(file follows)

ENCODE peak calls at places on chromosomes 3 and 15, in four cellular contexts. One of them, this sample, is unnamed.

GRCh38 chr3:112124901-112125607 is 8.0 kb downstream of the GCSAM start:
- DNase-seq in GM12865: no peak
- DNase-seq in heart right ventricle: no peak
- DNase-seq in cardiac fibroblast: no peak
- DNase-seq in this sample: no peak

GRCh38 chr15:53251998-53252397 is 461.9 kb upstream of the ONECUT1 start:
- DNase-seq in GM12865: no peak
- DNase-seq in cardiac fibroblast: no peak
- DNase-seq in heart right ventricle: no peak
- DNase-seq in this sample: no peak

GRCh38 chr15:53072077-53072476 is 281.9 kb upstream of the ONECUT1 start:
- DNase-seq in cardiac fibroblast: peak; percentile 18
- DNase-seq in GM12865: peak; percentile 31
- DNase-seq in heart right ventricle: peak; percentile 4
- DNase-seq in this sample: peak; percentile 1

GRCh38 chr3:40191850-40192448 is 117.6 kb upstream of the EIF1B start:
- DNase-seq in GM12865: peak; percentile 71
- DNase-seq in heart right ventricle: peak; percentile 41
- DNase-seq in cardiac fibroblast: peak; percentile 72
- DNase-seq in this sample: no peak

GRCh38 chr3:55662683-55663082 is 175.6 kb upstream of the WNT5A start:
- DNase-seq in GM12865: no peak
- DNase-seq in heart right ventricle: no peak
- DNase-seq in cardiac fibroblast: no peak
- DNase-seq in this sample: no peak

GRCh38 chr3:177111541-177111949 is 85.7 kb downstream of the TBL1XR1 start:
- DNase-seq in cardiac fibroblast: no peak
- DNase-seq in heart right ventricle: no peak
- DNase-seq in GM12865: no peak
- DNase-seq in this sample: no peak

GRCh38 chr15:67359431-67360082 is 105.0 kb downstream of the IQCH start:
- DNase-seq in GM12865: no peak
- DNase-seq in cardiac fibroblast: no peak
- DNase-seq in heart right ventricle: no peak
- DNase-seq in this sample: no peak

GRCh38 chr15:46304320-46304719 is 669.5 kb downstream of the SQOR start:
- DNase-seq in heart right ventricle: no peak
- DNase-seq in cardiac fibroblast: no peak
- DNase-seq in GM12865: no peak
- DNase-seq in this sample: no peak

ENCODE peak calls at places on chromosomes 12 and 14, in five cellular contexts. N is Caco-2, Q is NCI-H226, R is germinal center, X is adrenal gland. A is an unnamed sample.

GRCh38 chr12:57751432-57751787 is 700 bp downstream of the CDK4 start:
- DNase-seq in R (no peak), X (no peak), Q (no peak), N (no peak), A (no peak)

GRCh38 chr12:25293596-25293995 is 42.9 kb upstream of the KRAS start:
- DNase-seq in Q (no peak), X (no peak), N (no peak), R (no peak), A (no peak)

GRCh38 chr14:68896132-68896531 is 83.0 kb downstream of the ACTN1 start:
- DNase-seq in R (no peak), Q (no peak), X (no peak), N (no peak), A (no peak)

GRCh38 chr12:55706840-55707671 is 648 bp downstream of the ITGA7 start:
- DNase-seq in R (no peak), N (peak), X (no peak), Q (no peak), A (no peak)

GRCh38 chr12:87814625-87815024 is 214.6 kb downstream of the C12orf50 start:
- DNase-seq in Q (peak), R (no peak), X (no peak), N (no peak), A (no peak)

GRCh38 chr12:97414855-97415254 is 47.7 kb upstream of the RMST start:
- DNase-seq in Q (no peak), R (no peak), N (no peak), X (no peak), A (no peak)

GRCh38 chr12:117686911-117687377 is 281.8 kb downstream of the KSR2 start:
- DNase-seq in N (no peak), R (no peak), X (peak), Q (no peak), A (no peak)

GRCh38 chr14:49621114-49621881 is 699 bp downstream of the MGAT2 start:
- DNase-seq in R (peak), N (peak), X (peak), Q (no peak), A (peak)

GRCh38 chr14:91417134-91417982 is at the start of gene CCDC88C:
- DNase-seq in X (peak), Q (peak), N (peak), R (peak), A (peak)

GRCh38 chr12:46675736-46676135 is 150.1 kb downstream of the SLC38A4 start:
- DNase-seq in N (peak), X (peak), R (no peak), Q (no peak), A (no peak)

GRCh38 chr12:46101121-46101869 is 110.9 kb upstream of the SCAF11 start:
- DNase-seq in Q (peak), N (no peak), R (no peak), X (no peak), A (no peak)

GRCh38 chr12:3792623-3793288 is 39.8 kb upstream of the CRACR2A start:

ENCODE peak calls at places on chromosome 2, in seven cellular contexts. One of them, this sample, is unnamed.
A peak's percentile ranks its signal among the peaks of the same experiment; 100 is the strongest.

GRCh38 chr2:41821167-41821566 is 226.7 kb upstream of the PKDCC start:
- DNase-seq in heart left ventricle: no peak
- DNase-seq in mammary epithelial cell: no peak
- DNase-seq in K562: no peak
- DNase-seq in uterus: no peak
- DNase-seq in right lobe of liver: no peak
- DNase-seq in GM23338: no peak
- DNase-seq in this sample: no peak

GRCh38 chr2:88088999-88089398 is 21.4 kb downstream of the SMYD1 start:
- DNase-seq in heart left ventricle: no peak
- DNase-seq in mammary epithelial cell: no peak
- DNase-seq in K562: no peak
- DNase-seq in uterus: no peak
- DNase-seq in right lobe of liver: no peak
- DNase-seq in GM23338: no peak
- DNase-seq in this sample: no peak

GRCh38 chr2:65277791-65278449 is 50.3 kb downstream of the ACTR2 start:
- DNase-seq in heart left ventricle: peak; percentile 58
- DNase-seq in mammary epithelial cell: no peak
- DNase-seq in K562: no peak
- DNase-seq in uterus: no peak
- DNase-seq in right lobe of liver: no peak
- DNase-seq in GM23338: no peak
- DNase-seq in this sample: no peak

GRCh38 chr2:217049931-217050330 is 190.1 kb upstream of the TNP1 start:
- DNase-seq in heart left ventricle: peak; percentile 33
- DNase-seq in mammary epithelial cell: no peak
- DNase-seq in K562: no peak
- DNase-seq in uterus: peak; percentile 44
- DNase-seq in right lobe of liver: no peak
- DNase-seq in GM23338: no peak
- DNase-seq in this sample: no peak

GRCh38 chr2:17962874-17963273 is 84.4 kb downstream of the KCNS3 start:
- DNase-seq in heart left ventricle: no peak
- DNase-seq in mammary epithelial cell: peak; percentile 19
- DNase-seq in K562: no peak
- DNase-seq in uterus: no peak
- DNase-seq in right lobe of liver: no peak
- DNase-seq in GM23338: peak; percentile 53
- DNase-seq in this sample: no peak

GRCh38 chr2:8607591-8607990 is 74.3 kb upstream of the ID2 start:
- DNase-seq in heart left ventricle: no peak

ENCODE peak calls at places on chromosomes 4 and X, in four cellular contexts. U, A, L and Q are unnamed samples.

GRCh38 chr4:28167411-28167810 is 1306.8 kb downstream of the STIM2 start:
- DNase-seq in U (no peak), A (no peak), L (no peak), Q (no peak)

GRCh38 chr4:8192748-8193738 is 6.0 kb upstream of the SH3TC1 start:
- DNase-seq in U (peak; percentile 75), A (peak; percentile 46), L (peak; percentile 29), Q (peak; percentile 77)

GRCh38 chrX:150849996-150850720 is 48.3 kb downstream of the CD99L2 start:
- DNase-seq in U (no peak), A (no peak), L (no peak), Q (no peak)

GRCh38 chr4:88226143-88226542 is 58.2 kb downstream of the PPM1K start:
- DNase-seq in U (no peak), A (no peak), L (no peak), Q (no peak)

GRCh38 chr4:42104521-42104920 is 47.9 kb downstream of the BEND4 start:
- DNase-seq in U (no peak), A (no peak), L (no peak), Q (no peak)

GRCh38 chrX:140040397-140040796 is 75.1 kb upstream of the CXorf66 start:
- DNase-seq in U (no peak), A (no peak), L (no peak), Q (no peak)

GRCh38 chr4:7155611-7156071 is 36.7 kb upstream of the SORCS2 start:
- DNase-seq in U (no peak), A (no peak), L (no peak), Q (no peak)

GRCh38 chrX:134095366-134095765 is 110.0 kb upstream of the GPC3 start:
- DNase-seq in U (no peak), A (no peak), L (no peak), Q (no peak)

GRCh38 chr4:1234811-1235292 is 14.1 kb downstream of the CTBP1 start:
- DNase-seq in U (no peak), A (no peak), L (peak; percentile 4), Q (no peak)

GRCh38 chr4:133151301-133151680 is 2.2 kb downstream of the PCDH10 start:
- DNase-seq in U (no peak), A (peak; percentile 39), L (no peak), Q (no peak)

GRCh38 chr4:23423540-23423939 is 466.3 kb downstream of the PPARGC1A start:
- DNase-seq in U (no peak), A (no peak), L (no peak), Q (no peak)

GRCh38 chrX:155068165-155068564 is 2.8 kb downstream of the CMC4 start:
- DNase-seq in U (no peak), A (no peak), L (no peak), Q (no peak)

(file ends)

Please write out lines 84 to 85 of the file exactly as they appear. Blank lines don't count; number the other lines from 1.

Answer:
GRCh38 chr2:65277791-65278449 is 50.3 kb downstream of the ACTR2 start:
- DNase-seq in heart left ventricle: peak; percentile 58